The findings may lead to a better grasp of the methods in which stress affects brain development of offspring and how the risk, if any is aggravated by the vaginal microbiota.
“Increasingly we are realising that the microbiome has wide-ranging effects on the human host,” said Dr E. Albert Reece, executive vice president for medical affairs at the University of Maryland, Baltimore.
“These intriguing findings indicate that the microbes that we harbour may play a crucial role in transmitting the effects of stress to offspring.”
Writing in Nature Neuroscience, the research team draw on previous research that demonstrate an association between the developing brain and the bacterial communities located in the gastrointestinal tract.
These brain areas that control stress-related behaviours are managed by signals from the gut microbiome.
Additional research has shown the colonisation by stress-altered microbial communities may affect the postnatal development of systems including the brain, gut, immune system, and metabolic system.
Excited to share our paper now online @NatureNeuro. @neuroeldin used a C-section method to manipulate the colonizing microbiota & show that maternal vaginal microbiota partly mediates lasting effects of prenatal stress on the gut and hypothalamus in mice: https://t.co/kh76go2MAIpic.twitter.com/0AzoIh0OIi— Bale Lab (@TheBaleLab) July 9, 2018
Along with several colleagues, Dr Tracy Bale, a professor at the University of Maryland School of Medicine (UMSOM) department of pharmacology began by transplanting microbes from the mother to newborn mice.
Vaginal fluid of either stressed or unstressed pregnant mice was transferred to prenatally stressed and unstressed male offspring, born by C-section, so were not exposed to the mother’s vaginal microbes.
She found that those offspring exposed to both stress in the womb and microbiota, which included E. coli, S. acidominimus, and Peptococcaceae, from stressed mothers had decreased body weight and growth as well as increased stress hormone levels as adults.
The team also found these effects could be partially reproduced in unstressed, newborn male offspring by transferring vaginal microbes from stressed mothers.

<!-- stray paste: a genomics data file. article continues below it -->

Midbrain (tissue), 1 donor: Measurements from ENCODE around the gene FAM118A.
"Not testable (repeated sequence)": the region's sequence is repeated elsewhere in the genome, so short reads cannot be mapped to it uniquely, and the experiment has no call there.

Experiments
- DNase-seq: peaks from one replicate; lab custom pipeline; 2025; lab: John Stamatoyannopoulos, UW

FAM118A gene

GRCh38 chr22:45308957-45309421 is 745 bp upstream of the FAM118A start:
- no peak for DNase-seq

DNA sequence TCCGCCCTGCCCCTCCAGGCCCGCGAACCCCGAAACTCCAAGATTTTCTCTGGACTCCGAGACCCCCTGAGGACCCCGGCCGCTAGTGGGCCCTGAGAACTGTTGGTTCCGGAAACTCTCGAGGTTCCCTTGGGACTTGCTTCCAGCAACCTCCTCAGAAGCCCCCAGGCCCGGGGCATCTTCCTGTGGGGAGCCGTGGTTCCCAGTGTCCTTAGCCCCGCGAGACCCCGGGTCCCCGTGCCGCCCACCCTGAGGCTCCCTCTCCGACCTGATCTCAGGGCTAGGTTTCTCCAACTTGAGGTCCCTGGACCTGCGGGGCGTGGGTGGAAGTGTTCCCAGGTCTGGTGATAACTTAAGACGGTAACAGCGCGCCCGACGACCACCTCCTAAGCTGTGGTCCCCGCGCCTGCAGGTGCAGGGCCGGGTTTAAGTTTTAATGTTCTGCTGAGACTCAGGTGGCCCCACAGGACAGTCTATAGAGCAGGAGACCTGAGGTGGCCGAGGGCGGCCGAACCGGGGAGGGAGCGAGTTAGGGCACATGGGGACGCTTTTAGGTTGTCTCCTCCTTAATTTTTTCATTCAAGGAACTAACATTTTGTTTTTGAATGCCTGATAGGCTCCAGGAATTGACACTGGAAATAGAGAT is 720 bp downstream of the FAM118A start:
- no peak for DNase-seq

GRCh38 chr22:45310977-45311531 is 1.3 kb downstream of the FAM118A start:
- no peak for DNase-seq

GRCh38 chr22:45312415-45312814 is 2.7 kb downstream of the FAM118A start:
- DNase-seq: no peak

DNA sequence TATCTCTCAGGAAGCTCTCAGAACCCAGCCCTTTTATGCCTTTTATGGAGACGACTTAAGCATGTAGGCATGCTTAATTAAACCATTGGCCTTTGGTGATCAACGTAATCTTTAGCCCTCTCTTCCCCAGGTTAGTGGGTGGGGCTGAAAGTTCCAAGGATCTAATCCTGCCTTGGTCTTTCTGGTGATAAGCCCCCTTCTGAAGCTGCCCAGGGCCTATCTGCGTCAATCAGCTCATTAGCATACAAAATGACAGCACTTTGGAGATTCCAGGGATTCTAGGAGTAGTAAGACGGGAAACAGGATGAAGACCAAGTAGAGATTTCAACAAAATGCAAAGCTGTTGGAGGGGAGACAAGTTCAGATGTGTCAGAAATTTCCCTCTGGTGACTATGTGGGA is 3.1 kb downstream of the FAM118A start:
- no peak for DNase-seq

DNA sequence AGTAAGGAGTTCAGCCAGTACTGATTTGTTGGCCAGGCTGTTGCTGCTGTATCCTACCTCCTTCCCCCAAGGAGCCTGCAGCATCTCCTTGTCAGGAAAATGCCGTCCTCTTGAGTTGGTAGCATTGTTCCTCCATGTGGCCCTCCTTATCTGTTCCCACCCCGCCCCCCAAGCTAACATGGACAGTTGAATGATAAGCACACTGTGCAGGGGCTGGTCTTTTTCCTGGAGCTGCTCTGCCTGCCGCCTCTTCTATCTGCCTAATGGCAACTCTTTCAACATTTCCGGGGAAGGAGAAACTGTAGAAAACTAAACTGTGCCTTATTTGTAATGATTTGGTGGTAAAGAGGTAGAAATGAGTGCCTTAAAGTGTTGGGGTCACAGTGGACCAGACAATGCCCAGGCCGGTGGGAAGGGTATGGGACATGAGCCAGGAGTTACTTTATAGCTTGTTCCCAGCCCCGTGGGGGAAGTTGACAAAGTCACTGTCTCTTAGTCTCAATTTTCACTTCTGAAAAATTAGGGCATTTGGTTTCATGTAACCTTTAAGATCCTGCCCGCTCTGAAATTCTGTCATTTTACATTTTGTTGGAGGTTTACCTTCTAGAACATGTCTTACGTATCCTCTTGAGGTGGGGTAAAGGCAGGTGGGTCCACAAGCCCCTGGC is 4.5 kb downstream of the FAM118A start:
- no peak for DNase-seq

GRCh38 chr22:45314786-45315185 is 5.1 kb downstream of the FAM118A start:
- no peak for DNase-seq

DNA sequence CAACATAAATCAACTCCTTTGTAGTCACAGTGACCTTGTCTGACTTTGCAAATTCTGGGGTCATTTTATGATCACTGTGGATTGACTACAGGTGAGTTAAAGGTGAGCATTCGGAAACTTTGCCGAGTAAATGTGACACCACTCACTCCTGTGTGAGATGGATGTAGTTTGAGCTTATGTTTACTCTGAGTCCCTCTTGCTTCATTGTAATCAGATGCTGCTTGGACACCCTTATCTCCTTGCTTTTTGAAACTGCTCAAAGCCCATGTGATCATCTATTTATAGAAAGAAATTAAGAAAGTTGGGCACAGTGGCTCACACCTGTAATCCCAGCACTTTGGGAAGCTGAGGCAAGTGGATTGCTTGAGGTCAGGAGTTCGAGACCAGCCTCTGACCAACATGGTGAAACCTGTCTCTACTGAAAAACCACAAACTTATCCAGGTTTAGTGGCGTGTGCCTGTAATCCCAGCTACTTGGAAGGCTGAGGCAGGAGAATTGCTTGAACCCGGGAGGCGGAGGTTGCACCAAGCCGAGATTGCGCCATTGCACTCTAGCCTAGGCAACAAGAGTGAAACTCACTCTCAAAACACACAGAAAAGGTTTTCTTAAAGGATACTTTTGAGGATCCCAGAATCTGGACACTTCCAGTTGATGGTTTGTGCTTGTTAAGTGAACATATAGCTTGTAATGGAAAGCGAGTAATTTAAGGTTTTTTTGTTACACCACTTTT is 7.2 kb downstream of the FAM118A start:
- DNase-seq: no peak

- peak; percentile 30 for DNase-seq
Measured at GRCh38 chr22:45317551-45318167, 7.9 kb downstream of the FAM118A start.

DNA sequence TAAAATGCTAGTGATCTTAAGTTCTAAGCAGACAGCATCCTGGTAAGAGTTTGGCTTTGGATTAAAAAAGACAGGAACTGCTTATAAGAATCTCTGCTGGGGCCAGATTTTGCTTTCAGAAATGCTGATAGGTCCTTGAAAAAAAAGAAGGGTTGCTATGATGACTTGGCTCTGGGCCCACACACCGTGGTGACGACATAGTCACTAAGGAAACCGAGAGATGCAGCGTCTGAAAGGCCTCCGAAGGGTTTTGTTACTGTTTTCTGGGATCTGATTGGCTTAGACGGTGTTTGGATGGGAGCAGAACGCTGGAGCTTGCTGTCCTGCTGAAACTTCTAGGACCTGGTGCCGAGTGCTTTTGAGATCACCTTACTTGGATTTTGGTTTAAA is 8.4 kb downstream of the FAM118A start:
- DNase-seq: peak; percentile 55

Crucially, microbes from unstressed mothers could not rescue the effects of stress in the womb.
“These results are very intriguing,” Dr Bale said. “It is definitely worth investigating whether the effects we found in mice also hold true in humans.”
Really excited to see this paper born and start its own 'colonization' by feedback & comments! This paper has been a wild ride with tons of twists and turns, & because I love stories of how science is really done, thought I'd share how we got here: https://t.co/8deFsNfrQQ— Eldin Jašarević (@neuroeldin) July 10, 2018
‘A risk factor for psychiatric disorders?’
The outcomes described suggests that stress during pregnancy distresses mice directly during the gestation period partially by developmental alterations to the foetal immune system.
Indirectly, the offspring are affected by a changes made to the mother’s vaginal microbiota.
The team also believe that in humans, maternal stress during the pregnancy period is a risk factor for psychiatric disorders in offspring.
However, it remains unclear whether this risk is also influenced by the vaginal microbiota.
“The foetal intestine inflammatory response in prenatally stressed males may also reduce the availability of nutrients and substrates within the gut lumen that support growth of both foetal tissue and microbiota,” the team said.
“Together, these findings further increase our understanding of the mechanisms by which maternal stress during pregnancy influences the offspring gut and hypothalamus and thereby possibly increase risk of neurodevelopmental and gastrointestinal disorders.”
Source: Nature Neuroscience
Published online ahead of print: doi: 10.1038/s41593-018-0182-5
“The maternal vaginal microbiome partially mediates the effects of prenatal stress on offspring gut and hypothalamus.”
Authors: Eldin Jašarević, Christopher D. Howard, Kathleen Morrison, Ana Misic, Tiffany Weinkopff, Phillip Scott, Christopher Hunter, Daniel Beiting & Tracy L. Bale